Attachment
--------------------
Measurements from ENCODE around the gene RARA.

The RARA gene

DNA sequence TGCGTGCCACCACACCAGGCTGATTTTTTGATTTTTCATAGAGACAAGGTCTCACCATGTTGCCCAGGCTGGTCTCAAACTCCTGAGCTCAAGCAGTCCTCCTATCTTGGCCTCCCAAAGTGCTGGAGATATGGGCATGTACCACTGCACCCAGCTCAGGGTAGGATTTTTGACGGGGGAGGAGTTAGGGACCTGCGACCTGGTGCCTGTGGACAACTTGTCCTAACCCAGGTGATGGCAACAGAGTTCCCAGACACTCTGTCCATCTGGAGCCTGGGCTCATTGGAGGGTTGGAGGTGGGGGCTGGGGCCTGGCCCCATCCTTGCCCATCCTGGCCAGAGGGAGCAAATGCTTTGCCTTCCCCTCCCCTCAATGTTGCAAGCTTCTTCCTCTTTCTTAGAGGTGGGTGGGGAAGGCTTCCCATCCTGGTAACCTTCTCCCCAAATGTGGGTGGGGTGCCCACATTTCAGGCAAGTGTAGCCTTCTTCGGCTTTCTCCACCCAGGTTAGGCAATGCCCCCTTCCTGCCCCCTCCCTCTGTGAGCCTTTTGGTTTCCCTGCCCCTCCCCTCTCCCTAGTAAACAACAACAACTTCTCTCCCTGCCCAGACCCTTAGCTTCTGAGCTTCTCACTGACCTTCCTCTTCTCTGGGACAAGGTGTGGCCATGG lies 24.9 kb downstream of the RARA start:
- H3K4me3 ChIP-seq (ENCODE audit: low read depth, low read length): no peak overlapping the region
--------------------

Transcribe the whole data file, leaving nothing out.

Measurements from ENCODE around the gene RARA.

The RARA gene

DNA sequence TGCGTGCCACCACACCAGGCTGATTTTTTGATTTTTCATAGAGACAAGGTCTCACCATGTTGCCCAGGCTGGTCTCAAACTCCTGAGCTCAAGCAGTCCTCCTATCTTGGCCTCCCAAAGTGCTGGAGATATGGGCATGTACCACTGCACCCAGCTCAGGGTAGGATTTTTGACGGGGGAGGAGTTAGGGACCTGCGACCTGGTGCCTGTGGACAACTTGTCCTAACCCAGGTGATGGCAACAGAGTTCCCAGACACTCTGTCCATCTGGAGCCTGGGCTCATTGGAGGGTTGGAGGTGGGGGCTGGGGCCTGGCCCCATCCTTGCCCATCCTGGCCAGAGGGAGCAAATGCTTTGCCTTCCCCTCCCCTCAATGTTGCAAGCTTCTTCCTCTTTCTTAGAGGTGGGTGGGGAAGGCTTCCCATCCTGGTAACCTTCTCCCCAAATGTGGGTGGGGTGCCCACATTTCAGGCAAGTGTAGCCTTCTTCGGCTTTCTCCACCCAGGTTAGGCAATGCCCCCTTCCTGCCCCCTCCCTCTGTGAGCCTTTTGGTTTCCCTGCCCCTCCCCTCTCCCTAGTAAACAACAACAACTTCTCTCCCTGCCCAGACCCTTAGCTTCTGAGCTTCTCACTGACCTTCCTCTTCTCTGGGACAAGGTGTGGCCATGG lies 24.9 kb downstream of the RARA start:
- H3K4me3 ChIP-seq (ENCODE audit: low read depth, low read length): no peak overlapping the region